WAUSAU, Wis. - A state appeals court upheld sanctions Tuesday against a pharmacist who refused to dispense birth control pills to a woman and wouldn't transfer her prescription elsewhere.Once again, this is not difficult to understand: Your license to practice is granted by the State and is a privilege. The State tells you what you can and/or must do. If you don't want to do it, do something else.
The 3rd District Court of Appeals ruled that the punishment the state Pharmacy Examining Board handed down against pharmacist Neil Noesen did not violate his state constitutional rights, specifically his "right of conscience" to religiously oppose birth control.
"Noesen abandoned even the steps necessary to perform in a minimally competent manner under any standard of care," the three-judge panel said. The decision upheld a ruling by Barron County Circuit Judge James Babler.
In my accounting practice, the IRS has decided I need to keep records on every number on every tax return I prepare and can no longer rely on oral substantiation from my clients. That means more record keeping for me, more expense for my clients. If I don't like it, I can get into some other career field.
To make sure I remain competent, in my accountancy practice, I must take 80 hours of professional education every two years. If I don't like it, I can get into some other career field. In fact, the list of "wills" and "musts" goes on for quite some length.
Should I fail to comply, I can be penalized, suspended or even terminated from my profession. I understood that going into my profession because I was clear on the concept that being a Certified Public Accountant is a privilege the State grants to me for my demonstrated excellence in accounting. And that this license, and protected designation, serves to separate me, and protect the public, from the fly-by-night hacks that would otherwise pollute the market in some laissez-faire, libertarian-ideology-fest.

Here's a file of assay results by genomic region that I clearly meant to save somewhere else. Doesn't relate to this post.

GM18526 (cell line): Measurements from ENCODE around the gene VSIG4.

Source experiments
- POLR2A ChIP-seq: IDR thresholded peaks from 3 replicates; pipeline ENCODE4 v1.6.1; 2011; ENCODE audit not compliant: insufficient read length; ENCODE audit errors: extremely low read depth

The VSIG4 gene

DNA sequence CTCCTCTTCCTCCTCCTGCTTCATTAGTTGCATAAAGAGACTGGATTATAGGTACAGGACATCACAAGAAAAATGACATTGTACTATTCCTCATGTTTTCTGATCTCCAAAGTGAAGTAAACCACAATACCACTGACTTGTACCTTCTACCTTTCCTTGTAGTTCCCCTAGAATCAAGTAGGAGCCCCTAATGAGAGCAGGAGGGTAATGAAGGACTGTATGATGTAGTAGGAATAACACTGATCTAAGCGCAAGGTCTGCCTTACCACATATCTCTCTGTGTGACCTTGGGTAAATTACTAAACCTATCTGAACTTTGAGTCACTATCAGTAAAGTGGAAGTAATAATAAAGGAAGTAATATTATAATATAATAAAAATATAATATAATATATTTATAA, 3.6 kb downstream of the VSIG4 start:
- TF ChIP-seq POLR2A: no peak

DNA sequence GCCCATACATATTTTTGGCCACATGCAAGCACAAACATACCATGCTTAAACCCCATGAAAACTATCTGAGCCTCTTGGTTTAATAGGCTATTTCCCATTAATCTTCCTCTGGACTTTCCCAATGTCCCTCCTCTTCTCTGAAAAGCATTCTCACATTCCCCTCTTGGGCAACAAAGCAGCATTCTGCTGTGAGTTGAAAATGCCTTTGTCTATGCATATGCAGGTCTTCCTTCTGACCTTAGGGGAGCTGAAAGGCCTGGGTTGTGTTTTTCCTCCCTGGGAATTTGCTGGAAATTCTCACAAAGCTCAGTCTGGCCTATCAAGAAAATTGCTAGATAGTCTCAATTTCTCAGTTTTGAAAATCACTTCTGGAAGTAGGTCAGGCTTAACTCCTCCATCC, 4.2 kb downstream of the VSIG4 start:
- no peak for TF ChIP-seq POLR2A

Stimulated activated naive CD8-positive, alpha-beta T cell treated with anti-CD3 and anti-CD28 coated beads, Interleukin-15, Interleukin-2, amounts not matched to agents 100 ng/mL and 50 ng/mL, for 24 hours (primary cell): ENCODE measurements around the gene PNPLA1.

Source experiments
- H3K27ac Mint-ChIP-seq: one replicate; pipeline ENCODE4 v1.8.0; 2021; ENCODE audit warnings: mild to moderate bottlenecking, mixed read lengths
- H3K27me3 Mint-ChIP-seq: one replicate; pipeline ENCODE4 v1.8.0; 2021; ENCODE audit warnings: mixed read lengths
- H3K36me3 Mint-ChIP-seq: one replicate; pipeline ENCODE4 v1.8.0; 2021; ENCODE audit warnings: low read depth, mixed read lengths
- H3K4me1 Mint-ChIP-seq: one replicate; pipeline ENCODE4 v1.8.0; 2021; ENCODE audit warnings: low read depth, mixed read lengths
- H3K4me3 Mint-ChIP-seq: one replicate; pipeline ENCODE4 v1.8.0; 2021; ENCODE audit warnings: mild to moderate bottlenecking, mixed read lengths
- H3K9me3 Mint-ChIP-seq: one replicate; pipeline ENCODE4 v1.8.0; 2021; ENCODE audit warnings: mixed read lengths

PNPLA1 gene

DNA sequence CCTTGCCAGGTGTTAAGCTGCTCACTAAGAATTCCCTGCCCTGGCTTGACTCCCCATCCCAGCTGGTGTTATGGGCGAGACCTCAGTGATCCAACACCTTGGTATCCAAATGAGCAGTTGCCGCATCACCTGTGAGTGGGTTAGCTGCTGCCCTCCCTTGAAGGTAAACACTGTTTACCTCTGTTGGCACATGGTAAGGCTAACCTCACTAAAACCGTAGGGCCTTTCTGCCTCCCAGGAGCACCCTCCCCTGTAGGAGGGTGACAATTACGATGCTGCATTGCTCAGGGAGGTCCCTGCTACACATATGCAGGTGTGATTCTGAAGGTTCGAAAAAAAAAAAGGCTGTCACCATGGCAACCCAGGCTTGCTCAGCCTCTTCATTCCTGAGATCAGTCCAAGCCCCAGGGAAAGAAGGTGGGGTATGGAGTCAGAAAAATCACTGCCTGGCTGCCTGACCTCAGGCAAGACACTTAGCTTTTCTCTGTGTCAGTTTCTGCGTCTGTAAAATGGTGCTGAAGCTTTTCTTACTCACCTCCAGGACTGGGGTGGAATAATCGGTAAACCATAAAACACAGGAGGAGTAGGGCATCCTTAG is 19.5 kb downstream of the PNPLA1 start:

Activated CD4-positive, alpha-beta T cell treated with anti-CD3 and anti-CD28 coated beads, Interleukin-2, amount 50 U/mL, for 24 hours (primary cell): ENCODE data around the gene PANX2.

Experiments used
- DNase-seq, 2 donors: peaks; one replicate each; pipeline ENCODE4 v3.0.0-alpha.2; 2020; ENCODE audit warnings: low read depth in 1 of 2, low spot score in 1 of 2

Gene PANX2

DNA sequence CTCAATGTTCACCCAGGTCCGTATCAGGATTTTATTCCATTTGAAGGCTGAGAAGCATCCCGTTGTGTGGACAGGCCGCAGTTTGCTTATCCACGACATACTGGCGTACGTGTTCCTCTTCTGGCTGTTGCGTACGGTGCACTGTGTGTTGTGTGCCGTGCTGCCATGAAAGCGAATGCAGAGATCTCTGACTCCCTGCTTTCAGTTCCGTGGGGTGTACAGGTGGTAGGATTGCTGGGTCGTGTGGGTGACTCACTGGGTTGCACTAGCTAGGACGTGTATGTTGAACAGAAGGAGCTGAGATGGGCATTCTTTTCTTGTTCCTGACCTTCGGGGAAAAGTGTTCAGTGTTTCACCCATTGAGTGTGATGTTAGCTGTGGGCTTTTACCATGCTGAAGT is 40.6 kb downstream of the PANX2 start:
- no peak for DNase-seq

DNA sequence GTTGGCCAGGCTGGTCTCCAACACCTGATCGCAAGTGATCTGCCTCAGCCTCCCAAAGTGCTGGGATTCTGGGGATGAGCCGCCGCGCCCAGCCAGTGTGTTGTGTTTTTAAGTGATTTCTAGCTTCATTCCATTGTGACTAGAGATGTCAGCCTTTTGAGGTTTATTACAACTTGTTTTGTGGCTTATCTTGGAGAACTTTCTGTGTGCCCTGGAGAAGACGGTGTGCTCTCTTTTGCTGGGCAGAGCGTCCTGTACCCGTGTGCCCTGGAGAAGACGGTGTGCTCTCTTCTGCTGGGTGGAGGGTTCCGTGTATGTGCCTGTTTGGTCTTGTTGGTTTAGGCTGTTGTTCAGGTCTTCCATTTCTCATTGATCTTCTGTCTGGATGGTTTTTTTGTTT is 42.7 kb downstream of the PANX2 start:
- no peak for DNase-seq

Anyway, scoundrel that he is, Noesen plays the religious card:
Noesen, 34, of St. Paul, Minn., told regulators that he is a devout Roman Catholic and refused to refill the prescription or release it to another pharmacy because he didn't want to commit a sin by "impairing the fertility of a human being."When ever I see the religious card being played, I always wish I could dig into the life of the holy-roller. I bet dollars to donuts that he's got a venial sin list as long as my arm and, really, should have better things to do than force his religious beliefs on others.
But it simply comes down to: If your religious beliefs interfere with your practicing medicine, you need to leave the field. Last thing anyone needs is to die, or be forced to get an abortion, or be impaired for the rest of our lives because you got a holy-roller feather up your butt.